Brooks

Karl Brooks, Region 7 adminstrator for the Environmental Protection Agency spoke about water issues during an event at the Farm Progress Show in Boone, Iowa on Aug. 27, 2014. (Journal photo by Jennifer Carrico.)

Farmers are concerned about the potential changes by the Environmental Protection Agency (EPA) regarding the waters of the United States.

EPA Region 7 administrator Karl Brooks visited the Farm Progress Show in Boone, Iowa, Aug. 27, to discuss some of these changes with farmers.

“This is the perfect place to talk about water quality. For 44 years, the EPA has been a partner with American agriculture to promote healthier waters and cut nutrient pollution,” said Brooks. “Iowa has been a leader in improving water quality, and Iowa’s secretary of agriculture Bill Northey has been a national leader on making these improvements.”

The Clean Water Act, which was passed in 1972, was set up to restore and maintain the chemical, physical and biological integrity of the nation’s waters by preventing point and non-point pollution sources, providing assistance to publicly owned treatment works for the improvement of wastewater treatment and maintaining the integrity of wetlands.

Brooks said the Clean Water Act has given the U.S. a basic casework for what needs done to improve the nation’s waters.

“In agriculture, we have had to figure out how to deal with the prevention of different sources of pollution,” Brooks said. “Many operations have permits and strict rules to follow, but there can still be sources that are difficult to control.”

The issues of water quality are not just seen at the Gulf of Mexico, but also in many local water sources.

In 2013, Iowa State University released results for a nutrient control strategy. While they know it’s not a one-size-fits-all issue, they promote a variety of different practices to help reduce nitrogen and phosphorus loads.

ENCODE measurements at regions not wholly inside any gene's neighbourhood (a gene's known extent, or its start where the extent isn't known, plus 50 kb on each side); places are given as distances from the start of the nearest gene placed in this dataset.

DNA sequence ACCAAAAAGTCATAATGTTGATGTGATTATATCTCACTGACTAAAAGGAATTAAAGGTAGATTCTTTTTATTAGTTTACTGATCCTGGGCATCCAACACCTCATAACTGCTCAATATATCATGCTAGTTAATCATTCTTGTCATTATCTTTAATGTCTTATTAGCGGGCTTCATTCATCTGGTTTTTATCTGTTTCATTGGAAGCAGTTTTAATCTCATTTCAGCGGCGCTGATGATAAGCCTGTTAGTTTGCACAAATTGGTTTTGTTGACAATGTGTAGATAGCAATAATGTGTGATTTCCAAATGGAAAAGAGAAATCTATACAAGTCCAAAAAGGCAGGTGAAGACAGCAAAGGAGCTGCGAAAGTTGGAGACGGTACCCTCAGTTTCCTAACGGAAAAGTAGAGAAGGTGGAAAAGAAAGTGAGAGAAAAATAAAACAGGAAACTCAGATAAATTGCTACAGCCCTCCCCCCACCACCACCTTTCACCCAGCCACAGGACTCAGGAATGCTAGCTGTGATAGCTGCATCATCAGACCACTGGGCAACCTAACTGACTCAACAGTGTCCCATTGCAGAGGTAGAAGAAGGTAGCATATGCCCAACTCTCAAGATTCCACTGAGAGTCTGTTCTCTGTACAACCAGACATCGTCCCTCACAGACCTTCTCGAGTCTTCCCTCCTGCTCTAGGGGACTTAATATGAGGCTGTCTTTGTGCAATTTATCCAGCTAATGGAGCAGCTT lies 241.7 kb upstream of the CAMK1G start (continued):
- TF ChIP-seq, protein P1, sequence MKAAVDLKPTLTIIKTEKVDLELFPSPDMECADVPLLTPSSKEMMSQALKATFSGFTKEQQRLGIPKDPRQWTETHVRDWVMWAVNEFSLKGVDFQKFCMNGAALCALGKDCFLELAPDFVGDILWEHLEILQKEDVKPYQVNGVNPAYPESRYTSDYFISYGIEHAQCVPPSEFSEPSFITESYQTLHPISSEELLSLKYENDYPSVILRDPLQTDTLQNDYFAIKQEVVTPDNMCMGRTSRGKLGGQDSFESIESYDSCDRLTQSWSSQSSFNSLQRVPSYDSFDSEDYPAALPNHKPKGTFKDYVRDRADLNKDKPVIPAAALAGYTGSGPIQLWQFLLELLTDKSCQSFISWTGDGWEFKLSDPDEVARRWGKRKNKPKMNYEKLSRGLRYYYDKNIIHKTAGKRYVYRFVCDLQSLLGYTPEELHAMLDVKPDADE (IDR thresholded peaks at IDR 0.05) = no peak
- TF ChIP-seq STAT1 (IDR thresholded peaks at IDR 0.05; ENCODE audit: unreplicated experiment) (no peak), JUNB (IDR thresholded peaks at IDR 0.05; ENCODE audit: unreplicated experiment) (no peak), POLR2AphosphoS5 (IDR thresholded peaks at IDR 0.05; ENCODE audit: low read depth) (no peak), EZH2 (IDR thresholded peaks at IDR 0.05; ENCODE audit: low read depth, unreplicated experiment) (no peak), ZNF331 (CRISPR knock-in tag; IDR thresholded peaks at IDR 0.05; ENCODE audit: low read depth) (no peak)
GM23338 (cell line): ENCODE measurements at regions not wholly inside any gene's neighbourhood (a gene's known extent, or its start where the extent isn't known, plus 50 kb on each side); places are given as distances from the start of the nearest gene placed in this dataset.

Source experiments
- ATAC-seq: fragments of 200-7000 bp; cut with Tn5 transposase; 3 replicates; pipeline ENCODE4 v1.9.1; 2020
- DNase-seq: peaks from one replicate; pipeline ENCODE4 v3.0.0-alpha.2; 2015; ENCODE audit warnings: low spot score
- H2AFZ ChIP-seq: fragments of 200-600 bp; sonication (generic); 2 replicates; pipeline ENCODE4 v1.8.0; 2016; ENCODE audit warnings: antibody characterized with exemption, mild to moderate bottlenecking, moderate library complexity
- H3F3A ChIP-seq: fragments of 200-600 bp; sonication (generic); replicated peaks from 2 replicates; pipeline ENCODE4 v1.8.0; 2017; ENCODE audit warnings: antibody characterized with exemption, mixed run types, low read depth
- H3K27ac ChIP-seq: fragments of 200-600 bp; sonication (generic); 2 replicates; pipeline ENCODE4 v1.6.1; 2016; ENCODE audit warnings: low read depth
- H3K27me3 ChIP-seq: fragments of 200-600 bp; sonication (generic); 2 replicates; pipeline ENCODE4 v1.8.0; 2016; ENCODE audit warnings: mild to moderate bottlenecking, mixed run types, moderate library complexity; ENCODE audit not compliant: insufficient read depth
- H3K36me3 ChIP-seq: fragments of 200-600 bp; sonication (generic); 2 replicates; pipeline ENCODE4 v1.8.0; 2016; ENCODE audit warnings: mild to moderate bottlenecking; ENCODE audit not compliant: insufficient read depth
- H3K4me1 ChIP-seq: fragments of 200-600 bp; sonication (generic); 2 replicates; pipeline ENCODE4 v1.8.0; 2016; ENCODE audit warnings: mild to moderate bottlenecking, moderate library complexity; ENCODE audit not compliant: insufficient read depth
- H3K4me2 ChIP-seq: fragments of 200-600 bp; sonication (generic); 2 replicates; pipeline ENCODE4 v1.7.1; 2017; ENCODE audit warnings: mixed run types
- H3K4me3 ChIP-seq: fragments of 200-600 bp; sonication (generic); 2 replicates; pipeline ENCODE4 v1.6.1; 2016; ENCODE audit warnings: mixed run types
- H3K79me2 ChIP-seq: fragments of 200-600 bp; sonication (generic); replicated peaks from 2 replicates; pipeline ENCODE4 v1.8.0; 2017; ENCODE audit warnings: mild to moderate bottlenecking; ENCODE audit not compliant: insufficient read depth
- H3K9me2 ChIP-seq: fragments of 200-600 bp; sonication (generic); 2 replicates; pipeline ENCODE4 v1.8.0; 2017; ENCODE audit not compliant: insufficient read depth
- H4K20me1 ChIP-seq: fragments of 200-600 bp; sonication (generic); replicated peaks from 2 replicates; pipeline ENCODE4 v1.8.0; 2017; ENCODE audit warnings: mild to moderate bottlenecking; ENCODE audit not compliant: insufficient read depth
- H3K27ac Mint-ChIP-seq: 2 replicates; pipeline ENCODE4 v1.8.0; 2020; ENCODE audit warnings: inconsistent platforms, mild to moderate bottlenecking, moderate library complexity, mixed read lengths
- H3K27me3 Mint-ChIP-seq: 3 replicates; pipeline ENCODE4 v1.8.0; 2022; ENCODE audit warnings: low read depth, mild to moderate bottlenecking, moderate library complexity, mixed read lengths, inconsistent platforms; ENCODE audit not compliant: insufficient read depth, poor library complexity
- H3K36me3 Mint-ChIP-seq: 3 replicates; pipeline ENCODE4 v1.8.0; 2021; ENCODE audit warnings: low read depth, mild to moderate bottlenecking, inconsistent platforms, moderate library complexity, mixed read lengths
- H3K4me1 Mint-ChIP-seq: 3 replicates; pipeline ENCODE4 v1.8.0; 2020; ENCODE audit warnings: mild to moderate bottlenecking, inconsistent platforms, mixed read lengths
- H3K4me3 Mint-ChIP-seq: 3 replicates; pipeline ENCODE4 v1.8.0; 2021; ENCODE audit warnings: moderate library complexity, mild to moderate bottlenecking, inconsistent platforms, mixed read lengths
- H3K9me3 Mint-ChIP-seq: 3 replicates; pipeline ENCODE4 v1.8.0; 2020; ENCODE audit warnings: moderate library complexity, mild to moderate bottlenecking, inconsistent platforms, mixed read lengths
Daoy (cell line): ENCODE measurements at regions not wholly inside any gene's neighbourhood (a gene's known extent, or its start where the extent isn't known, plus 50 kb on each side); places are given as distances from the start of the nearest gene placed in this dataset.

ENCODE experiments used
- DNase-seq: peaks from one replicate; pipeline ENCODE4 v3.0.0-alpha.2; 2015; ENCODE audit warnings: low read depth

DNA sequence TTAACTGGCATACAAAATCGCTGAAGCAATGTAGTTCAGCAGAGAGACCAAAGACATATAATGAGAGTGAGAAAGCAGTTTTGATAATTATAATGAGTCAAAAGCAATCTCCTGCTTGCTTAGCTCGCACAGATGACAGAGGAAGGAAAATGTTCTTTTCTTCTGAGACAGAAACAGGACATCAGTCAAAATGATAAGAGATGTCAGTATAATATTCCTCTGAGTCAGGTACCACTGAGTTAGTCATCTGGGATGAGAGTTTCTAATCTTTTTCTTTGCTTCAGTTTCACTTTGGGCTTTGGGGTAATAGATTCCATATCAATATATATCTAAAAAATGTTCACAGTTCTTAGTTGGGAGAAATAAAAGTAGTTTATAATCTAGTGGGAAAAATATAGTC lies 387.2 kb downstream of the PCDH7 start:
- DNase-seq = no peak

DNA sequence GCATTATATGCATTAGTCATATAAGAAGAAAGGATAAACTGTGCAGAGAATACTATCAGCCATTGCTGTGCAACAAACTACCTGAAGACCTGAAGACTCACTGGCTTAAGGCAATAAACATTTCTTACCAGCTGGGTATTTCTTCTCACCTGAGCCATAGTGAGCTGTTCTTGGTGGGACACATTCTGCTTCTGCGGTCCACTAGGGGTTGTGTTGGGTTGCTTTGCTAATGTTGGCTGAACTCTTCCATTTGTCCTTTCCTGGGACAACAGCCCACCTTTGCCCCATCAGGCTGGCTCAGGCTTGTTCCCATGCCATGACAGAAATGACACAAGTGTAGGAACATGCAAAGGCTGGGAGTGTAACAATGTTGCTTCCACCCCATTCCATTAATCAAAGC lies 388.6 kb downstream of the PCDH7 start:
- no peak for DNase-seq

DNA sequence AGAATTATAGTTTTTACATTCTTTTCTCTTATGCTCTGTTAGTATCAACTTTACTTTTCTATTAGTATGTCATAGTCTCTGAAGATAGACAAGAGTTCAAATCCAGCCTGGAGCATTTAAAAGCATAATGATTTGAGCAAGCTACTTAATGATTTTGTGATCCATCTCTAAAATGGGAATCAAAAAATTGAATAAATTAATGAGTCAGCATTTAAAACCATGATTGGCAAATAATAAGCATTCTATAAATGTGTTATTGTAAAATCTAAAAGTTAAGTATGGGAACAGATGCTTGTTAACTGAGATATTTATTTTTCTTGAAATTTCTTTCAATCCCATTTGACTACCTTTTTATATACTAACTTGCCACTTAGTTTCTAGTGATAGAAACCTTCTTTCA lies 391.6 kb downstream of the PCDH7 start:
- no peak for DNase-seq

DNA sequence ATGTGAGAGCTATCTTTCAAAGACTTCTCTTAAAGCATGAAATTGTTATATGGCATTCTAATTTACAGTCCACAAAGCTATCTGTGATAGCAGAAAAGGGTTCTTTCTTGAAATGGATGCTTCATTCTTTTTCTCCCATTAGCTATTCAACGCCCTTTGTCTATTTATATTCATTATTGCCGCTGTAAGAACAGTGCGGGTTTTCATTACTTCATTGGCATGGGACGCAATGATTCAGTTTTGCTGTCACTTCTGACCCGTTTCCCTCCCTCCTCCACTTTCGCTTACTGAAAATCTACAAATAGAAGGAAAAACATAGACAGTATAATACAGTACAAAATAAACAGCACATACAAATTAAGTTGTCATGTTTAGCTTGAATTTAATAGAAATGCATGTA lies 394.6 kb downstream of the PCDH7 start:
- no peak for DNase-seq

Brooks said cover crops can help prevent pollution and the number of acres of cover crops planted has quadrupled in the past year.

“Given the commitment that Iowans have made with water quality issues over the past few years, we need to find a way to measure and monitor the results,” Brooks said.

On Aug. 25, the Iowa Corn Growers Association, Iowa Soybean Association and Iowa Pork Producers Association announced the creation of the Iowa Agriculture Water Alliance (IAWA). The purpose of the group is to increase farmer awareness of the Iowa Nutrient Reduction Strategy and their adoption of science-based practices proven to have environmental benefits.

Iowa Gov. Terry Branstad, Lt. Gov. Kim Reynolds, Northey and Iowa Department of Natural Resources Director Chuck Gipp said they recognize the critical role farmers play in the success of the Iowa Nutrient Reduction Strategy and the role the alliance will serve in facilitating their engagement and participation.

“Farmers are problem solvers and they rise to any challenge,” Branstad said. “Iowa’s approach to positively impacting water quality as established in the nutrient reduction strategy is unprecedented nationally in both its scope and scale. The alliance will generate additional momentum to the benefit of all Iowans, rural and urban.”

Sean McMahon will serve at the executive director of IAWA. He said to create more food than American farmers ever have before, water will be a critical part in the equation.

“Iowa producers have a crucial role to play in helping meet the growing domestic and international demand for food, feed, fiber and fuel, and they can do so in an increasingly sustainable manner,” McMahon said.

Organizational leaders say the alliance will leverage private partnerships and investments to ramp up public support. The nutrient reduction strategy, they say, is still in it’s early implementation and private support is critical to boost long-term investments and progress.

For more information on the Iowa Agriculture Water Alliance, visit www.iowaagwateralliance.com.

Jennifer Carrico can be reached by phone at 515-833-2120 or by email at jcarrico@hpj.com.

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